24 July, 2019

Let’s Not Kid About Our Kidneys

The importance of our kidneys is such that nature gave us two! Without a functioning kidney, and in the absence of dialysis, we would survive but a few days. The limelight tends to shine on many of our other organs such as the heart, brain, bowels, eyes and bones, but the humble kidney is often ignored.

 So, what is it about the kidneys that makes them so special?

Kidneys serve several purposes, namely:

  • They filter and clean our blood, eliminating harmful toxins and by-products of metabolism; each day an average adult kidney will filter approximately 200 litres of blood, releasing unwanted chemicals or waste into the urine, thereby preventing toxic accumulation in our body which would otherwise cause harmful consequences including death
  • Water balance; the Kidneys remove excess fluid from the blood, producing urine, which flows to the bladder
  • Blood pressure control; the kidneys help to maintain a regular blood pressure
  • Vitamin D activation; the kidneys are involved in vitamin D production which is essential for strong bones, muscles and overall health
  • Red blood cell production; the kidneys produce a naturally occurring hormone, called erythropoietin, which is critical for red blood cell regeneration , without which oxygen could not be transported around the body due to the anaemia that ensues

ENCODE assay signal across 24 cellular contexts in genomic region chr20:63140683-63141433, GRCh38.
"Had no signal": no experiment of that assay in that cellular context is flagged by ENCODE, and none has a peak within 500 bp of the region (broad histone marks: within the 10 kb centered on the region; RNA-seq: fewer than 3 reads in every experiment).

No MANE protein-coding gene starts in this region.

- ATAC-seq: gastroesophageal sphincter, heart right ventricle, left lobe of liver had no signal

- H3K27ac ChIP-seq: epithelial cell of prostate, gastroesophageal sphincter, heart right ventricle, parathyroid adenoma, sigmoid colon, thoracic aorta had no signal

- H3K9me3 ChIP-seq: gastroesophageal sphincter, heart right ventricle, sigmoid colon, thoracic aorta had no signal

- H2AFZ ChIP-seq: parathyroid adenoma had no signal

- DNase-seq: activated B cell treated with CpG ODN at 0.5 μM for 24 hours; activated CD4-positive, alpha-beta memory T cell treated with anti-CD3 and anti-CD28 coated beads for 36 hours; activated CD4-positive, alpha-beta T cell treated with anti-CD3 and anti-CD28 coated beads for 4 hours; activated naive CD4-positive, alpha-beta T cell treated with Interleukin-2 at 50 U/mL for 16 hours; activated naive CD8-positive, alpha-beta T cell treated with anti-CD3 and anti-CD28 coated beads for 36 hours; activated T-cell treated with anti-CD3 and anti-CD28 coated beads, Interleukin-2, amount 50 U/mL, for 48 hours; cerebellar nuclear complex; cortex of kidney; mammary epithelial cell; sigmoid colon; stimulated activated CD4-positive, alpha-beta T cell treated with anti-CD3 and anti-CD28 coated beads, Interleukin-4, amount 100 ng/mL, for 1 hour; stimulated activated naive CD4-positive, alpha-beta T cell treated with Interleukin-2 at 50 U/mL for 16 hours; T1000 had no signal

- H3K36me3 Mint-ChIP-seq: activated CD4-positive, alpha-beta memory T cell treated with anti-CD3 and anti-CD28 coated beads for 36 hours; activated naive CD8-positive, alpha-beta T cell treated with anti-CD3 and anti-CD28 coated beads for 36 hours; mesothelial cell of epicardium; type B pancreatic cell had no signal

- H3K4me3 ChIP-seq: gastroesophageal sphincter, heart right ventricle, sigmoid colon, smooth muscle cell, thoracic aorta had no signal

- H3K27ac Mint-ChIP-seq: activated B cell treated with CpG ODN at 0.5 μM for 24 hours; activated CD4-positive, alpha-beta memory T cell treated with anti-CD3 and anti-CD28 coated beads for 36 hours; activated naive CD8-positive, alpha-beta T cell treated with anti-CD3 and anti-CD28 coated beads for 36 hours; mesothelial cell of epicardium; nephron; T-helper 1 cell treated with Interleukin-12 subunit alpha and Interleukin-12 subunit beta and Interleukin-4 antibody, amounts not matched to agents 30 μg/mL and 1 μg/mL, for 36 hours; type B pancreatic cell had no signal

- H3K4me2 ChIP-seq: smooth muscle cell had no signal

Chronic kidney disease is called the ‘silent disease’ as there are often no warning signs. Of great concern is that symptoms will usually not develop until kidney function has declined by approximately 90% or more. This is why early detection of kidney impairment through regular screening and check ups is vital , as early intervention can slow or halt the progression of the disease,  preventing end stage complications, a poor quality of life and premature death, all this can be prevented with the right treatments for kidney disease. Those who have been diagnosed with a kidney disease may need Acute Medical Care to prevent further complications.

Signs that may point to a kidney problem include: Urinary symptoms (changes in the volume and frequency of urination, or the appearance of blood in the urine), high blood pressure, swollen ankles, tiredness, loss of appetite, lack of concentration, itching, shortness of breath, nausea and vomiting, muscle cramps, pins and needles in the fingers or toes. If you experience these symptoms, you should see a urologist at once.

How to best take care of our kidneys?

  • Blood pressure checks – poorly controlled high blood pressure can be a cause of kidney disease but high blood pressure can also be a consequence of poorly functioning kidneys. Therefore, regular blood pressure checks and good blood pressure control can help in the prevention of disease, as well as help in the early detection of kidney issues
  • Blood sugar – Along with elevated blood pressure, diabetes is one of the leading causing of kidney disease. If you have diabetes, close monitoring of blood glucose levels and maintaining stable blood sugar within target range, can have a very positive impact on the prevention of disease
  • Maintain a healthy weight and active lifestyle
  • Smoking cessation and moderation of alcohol intake
  • Regular blood and urine screening tests arranged by your doctor

1 in 3 people are at risk of kidney disease. To find out more about your risk of kidney disease take the risk test at https://kidney.org.au/kidneyrisktest/?utm_source=PgRedirect and discuss your kidney health with your doctor.